When we drive many of us do not always think to make sure that our cars are really safe before we go out. There are many things that we should be checking and arguably one of the most important is the tyres. We need to make sure that they are inflated to a safe level as well as having enough tread on them. There are legal requirements in most countries with regards to what is considered to be a safe amount of grip on a tyre and if you go below that, you could end up being fined. However, it should not just be the large fine that we are concerned about but the reason for it, which is safety. With no tread on the wheels the car could easily skid. This is particularly dangerous in ice and snow, but wet weather can also be a risk and any grease or oil on the road could also cause problems.
Of course, changing tyres frequently is costly. Many people find that their cars seem to cost them lots of money and they try to do as little work as possible on the car in order to save money. However, it is worth seeing whether any of these things can be done at a cheaper price. Specifically with tyres there are several things that you can try out to see whether you can save money. Continue reading
Maintaining the right tyre pressure might not feature among the important tasks in your busy schedule, but are you aware of the ‘price’ you are paying for this?
10% to 50% of tyre tread life is lost when air pressure is not adequately maintained. This means more frequent and expensive tyre replacements. Besides, driving on underinflated tyres brings down fuel efficiency.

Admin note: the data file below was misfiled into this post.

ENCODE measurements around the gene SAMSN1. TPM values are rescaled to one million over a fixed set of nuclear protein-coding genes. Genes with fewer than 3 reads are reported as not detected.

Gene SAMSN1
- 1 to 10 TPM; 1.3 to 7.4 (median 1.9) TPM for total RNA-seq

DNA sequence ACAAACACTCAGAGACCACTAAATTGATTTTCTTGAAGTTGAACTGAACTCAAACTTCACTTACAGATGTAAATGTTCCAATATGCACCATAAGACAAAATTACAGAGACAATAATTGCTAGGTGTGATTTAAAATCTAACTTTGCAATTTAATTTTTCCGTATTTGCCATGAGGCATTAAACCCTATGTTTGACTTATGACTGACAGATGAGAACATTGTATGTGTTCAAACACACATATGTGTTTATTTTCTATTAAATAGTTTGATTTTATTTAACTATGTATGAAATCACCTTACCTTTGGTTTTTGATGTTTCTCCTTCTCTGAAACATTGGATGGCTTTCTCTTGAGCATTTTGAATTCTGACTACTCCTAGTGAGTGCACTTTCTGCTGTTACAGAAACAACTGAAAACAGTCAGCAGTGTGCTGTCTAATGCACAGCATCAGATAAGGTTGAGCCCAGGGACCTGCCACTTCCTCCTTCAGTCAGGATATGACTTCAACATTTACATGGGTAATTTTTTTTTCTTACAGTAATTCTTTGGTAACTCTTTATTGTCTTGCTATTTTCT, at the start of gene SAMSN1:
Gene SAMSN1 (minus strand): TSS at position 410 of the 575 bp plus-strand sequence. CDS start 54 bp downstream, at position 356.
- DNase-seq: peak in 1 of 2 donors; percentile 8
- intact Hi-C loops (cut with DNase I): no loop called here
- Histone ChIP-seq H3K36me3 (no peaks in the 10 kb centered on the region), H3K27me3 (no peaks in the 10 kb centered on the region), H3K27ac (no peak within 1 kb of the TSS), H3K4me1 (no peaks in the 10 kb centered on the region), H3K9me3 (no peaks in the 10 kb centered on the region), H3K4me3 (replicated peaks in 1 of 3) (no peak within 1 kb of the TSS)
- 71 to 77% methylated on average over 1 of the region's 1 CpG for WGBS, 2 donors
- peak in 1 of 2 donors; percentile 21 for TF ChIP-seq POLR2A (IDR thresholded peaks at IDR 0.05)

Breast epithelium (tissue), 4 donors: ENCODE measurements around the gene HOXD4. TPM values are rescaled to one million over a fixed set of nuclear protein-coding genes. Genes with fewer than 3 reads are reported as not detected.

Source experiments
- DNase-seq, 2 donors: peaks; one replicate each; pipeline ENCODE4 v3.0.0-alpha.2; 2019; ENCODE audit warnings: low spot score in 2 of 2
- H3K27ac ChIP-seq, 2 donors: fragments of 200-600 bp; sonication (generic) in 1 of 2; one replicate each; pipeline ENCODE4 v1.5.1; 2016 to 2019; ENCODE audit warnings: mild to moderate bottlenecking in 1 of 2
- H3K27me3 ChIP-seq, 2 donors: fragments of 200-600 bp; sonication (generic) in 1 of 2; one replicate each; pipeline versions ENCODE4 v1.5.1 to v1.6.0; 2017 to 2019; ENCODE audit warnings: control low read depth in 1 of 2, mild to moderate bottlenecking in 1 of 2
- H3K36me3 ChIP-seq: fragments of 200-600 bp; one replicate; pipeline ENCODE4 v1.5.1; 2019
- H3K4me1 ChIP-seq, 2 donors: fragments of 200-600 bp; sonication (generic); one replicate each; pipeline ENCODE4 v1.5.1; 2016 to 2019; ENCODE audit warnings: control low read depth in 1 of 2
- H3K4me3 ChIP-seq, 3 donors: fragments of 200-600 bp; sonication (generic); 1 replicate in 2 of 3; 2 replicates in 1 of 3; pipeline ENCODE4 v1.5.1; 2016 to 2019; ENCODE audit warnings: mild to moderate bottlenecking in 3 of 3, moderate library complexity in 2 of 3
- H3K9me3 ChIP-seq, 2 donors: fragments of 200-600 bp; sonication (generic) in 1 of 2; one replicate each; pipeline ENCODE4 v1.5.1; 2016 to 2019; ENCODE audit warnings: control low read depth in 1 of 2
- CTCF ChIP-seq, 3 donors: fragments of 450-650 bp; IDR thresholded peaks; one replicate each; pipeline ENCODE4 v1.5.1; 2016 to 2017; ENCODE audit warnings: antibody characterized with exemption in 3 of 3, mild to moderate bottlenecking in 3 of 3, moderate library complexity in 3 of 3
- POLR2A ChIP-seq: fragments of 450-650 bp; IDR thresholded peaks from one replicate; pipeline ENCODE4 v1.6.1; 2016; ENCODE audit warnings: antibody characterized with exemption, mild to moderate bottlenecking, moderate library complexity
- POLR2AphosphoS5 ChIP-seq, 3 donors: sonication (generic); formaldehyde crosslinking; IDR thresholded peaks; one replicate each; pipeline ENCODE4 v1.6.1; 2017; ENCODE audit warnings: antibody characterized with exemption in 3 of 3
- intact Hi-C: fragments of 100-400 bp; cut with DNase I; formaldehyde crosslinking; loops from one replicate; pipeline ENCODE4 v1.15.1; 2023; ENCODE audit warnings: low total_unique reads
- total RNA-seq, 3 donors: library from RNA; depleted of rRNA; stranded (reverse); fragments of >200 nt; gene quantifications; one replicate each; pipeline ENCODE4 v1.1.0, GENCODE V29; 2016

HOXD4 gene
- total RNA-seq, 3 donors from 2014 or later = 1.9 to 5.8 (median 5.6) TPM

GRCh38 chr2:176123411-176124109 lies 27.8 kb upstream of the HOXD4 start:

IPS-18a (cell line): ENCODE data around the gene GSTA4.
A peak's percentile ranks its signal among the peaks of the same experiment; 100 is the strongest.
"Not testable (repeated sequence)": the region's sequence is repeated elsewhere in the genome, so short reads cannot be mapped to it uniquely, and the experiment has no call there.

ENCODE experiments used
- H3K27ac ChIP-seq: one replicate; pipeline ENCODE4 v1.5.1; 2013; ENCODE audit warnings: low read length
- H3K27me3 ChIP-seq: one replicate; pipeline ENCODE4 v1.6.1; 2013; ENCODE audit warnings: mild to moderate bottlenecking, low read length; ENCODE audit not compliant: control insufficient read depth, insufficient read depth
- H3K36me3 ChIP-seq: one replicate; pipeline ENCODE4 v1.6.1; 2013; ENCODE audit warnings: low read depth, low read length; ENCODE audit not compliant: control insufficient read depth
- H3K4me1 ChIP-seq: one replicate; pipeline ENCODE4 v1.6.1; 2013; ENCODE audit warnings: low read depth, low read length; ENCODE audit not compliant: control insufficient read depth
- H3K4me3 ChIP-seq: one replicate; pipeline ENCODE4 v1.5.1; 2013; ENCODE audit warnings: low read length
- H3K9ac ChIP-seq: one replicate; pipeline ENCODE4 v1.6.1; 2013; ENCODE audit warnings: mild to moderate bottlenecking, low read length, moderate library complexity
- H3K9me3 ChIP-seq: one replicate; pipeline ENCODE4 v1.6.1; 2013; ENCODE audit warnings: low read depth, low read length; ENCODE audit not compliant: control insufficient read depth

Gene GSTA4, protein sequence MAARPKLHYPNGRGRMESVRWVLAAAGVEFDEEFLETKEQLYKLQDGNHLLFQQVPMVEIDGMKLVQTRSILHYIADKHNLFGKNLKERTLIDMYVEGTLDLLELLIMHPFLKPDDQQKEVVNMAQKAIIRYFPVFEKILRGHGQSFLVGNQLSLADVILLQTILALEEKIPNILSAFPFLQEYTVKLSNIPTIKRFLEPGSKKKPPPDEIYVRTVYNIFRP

Maintaining the right tyre pressure saves fuel and money and increases tyre life as well. More importantly, failure to maintain adequate tyre pressure gravely increases chances of accidents due to tyre blowouts.
How to Maintain the Right Tyre Pressure to Stay Safe and Save Money
This depends on two factors
- An awareness of factors affecting tyre pressure
Factors that affect tyre pressure include the quality of driving, driving surface and seasonal changes. Sometimes a screw, a nail or any sharp object on the road might perforate the tyre, causing the air pressure to drop. In winter, usually the air pressure goes down one or two pounds per month, in summers the rate of air loss is much higher.
- A Mechanism which indicates low tyre pressure
Such a mechanism is called the Tyre Pressure Monitoring System or TPMS. By alerting you to low tyre pressure, so that you can remedy the issue at once, TPMS systems help you save money. This article looks at different types of TPMS systems and how they work. Continue reading